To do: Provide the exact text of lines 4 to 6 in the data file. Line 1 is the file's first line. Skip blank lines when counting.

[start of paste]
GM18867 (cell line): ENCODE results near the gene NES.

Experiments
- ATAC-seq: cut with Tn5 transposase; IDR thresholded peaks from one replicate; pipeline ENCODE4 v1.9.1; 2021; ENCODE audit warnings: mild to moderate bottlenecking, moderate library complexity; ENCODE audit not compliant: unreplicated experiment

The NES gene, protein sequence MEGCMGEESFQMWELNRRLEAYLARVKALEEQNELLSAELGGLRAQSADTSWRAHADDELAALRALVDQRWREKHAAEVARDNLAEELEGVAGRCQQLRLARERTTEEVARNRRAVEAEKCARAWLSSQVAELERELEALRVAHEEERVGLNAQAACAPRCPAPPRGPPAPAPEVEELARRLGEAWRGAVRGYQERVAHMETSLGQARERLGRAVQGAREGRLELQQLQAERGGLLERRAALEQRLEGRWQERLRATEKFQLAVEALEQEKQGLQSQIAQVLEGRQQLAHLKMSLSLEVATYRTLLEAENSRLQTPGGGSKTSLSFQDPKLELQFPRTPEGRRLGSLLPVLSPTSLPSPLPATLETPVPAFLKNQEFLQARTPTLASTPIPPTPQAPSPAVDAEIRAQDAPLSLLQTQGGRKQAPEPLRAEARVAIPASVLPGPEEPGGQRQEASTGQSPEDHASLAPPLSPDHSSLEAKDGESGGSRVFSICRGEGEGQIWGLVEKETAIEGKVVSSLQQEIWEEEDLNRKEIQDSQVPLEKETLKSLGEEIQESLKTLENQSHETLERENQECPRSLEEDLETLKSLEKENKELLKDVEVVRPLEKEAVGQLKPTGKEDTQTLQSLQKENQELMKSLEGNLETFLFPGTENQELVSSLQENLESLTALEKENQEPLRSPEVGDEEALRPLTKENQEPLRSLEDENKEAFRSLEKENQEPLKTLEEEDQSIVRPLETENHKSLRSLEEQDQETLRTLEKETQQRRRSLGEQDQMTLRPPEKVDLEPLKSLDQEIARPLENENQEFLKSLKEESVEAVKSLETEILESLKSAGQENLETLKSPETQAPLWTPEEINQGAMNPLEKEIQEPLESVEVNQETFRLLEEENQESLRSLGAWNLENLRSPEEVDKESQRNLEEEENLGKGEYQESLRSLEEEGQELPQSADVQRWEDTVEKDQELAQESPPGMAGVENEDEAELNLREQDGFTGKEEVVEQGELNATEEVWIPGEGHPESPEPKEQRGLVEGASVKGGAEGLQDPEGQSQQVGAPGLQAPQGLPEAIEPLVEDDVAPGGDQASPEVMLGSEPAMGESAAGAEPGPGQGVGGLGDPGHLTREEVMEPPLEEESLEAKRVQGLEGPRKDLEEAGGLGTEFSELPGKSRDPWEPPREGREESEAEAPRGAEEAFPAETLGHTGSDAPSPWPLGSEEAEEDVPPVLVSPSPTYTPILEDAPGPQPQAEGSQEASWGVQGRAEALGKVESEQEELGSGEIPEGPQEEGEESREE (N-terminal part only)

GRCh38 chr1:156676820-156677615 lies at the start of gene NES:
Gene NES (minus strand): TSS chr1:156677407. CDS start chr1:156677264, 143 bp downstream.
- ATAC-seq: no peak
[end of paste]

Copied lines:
The NES gene, protein sequence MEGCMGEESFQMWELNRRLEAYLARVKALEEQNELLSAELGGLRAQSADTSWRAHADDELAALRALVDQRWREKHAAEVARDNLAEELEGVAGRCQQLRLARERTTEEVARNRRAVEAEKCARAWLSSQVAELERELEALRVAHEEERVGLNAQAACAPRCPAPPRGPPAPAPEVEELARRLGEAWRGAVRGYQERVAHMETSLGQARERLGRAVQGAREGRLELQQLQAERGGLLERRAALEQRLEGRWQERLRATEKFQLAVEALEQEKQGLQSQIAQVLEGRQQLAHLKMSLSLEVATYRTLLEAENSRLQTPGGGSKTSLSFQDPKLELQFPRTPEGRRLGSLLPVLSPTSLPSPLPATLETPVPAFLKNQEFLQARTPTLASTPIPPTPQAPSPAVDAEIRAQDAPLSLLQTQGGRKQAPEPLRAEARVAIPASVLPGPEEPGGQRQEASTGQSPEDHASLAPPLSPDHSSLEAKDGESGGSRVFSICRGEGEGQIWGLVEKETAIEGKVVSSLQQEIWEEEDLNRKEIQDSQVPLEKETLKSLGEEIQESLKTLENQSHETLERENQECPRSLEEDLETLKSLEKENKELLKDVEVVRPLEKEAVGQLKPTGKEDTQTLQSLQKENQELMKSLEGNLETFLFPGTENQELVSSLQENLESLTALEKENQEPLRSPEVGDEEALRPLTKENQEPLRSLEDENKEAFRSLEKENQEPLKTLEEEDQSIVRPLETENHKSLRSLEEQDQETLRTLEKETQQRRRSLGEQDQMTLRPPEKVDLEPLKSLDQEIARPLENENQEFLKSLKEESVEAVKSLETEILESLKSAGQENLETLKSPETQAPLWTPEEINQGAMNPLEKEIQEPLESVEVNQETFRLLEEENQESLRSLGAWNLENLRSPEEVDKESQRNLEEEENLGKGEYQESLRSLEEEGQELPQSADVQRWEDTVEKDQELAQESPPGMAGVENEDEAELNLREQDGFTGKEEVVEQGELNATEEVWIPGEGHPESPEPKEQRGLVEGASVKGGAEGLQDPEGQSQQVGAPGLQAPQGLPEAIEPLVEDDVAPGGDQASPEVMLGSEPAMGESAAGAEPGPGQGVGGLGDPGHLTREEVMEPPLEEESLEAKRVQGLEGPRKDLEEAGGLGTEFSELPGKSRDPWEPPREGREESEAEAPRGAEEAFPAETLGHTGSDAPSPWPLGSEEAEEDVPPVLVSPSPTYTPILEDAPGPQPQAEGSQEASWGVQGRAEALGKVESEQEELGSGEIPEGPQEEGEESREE (N-terminal part only)

GRCh38 chr1:156676820-156677615 lies at the start of gene NES:
Gene NES (minus strand): TSS chr1:156677407. CDS start chr1:156677264, 143 bp downstream.